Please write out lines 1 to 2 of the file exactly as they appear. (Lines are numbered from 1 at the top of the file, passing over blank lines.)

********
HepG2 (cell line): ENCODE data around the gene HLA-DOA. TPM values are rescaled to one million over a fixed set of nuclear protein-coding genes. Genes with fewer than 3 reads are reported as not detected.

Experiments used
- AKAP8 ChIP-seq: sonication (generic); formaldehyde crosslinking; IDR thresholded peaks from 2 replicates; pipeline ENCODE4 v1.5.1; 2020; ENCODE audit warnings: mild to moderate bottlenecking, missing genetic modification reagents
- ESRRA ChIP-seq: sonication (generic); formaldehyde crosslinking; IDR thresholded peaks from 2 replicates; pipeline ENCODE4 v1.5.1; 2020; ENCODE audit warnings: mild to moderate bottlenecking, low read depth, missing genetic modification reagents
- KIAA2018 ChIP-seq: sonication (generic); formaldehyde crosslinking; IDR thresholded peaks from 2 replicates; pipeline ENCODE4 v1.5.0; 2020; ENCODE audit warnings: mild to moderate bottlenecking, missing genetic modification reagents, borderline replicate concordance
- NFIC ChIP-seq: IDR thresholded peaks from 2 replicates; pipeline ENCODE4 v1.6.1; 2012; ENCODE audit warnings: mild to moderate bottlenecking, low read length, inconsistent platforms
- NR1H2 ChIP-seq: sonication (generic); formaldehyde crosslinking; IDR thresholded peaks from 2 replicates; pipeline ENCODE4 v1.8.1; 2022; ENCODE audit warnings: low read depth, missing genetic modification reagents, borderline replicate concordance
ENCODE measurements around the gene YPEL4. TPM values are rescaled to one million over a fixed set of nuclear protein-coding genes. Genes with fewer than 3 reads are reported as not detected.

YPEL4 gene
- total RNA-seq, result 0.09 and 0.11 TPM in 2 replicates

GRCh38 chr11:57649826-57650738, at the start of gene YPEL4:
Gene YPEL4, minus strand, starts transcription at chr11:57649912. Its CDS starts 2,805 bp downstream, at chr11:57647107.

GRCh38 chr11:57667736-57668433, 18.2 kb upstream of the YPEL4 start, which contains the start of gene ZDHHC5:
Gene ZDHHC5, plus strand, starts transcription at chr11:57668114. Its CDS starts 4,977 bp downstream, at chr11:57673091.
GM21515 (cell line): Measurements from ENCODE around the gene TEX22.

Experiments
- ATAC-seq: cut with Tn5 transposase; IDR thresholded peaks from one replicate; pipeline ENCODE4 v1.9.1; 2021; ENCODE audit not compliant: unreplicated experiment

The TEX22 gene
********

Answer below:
HepG2 (cell line): ENCODE data around the gene HLA-DOA. TPM values are rescaled to one million over a fixed set of nuclear protein-coding genes. Genes with fewer than 3 reads are reported as not detected.

Experiments used